He talks about building houses, planting gardens, getting married, and having kids. But he doesn’t stop there; he keeps going:

But seek the welfare of the city where I have sent you into exile, and pray to the Lord on its behalf, for in its welfare you will find your welfare.

That word (i.e. welfare) is a very important one. Some English versions have translated it as peace. In Hebrew (the language in which this passage was originally written), the word is shalom, linguistically related to the Arabic salaam. Shalom is usually translated as peace, but it means so much more than that. Shalom means: peace, wholeness, harmony, well-being, and oneness. This is a powerful idea.

And keep in mind who Jeremiah is talking to: the people in exile, people who had just recently seen their own homes and their own capital city burned to the ground, and suddenly Jeremiah is telling them to work for the well-being of their enemy’s city. That’s a tall order indeed.

Make this place your home,” Jeremiah is saying, “Work for it’s well-being, for in its well-being you will find your well-being.”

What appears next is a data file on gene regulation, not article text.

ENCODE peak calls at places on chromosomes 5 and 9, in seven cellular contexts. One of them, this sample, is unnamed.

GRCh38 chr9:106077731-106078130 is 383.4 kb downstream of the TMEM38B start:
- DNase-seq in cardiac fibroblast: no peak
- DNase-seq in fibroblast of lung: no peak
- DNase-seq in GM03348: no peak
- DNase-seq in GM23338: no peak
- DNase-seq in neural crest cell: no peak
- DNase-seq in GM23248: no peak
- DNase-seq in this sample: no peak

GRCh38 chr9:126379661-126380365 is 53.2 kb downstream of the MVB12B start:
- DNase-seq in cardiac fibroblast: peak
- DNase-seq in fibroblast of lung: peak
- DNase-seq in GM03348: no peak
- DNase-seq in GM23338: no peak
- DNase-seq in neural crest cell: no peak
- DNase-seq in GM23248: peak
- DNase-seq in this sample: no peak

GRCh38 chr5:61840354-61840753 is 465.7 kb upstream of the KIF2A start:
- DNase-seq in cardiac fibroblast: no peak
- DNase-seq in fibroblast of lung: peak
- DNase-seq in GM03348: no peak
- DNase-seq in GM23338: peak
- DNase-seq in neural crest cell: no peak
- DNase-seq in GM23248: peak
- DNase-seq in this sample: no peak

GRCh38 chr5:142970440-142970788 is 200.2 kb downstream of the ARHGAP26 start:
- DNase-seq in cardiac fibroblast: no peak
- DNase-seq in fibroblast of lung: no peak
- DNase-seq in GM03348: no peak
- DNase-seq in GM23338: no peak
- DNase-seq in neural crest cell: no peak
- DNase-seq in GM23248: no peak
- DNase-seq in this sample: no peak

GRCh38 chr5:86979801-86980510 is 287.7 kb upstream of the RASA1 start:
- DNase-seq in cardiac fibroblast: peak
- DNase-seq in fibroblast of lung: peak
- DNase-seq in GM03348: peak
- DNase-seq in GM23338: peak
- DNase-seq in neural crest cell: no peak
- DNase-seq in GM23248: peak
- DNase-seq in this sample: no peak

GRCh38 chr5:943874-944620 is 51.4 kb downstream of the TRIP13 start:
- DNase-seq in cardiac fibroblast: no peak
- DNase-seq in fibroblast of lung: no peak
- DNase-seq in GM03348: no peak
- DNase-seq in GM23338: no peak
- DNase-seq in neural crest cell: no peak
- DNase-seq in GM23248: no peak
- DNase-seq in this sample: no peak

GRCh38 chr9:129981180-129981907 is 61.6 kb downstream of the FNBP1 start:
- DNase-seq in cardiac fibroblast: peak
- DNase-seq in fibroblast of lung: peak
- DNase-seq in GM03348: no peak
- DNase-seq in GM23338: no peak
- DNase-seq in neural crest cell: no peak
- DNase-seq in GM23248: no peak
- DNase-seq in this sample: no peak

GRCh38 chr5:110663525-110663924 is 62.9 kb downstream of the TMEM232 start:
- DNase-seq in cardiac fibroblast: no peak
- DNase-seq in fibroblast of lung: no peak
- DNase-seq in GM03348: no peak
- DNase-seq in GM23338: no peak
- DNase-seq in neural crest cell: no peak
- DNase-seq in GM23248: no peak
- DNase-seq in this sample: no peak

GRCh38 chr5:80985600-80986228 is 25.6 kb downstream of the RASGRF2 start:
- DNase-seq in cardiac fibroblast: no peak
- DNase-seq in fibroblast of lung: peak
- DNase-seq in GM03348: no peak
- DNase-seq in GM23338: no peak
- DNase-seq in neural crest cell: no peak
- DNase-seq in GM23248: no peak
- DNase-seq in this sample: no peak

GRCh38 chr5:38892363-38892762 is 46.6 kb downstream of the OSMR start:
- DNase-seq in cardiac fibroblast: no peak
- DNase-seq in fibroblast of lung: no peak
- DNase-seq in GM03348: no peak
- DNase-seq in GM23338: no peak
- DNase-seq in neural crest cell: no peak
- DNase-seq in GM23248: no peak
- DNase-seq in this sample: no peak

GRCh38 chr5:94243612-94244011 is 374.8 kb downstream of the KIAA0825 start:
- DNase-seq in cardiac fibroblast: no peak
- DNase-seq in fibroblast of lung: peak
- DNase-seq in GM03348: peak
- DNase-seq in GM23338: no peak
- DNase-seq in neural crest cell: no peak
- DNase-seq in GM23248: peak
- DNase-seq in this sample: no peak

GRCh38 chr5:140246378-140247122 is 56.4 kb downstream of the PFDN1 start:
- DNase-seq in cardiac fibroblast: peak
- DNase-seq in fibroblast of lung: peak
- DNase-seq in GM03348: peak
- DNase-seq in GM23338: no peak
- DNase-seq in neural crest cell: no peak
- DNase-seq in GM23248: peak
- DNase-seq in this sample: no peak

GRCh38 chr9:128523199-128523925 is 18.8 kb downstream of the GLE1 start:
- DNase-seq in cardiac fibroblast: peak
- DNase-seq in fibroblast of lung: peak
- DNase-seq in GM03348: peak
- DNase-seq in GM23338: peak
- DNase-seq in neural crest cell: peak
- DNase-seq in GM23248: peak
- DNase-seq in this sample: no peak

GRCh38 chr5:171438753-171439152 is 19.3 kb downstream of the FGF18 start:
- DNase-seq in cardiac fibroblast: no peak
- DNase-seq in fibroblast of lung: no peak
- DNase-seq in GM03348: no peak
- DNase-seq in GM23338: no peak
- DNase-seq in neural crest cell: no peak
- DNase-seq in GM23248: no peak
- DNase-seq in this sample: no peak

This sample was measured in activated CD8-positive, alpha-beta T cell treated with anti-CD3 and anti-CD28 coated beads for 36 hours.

Looking at it objectively, it seems ludicrous that the economy of God should work in this way. We rational animals would much prefer a God who says, “An eye for an eye.” That at least makes sense to us, but that kind of logic leads to a dead-end. Mahatma Gandhi once said, “An eye for an eye and eventually the whole world goes blind.” The great prophets of the world’s religions, from Jeremiah to Jesus to the Buddha to Gandhi to Dr. King, have all agreed that the cycle of violence must come to an end if our species is to survive, and it should come to an end with us. We have to realize, as Jeremiah says in the Bible, that in the welfare of our enemies we will find our own welfare. Thousands of years later, Dr. Martin Luther King said it like this: “We are caught up in an inescapable network of mutuality. What affects one directly affects all indirectly. Injustice anywhere is a threat to justice everywhere.” If we, as people of faith, are truly going to make the best of an imperfect situation, if we are going to make this place our home, then we need to take this truth to heart.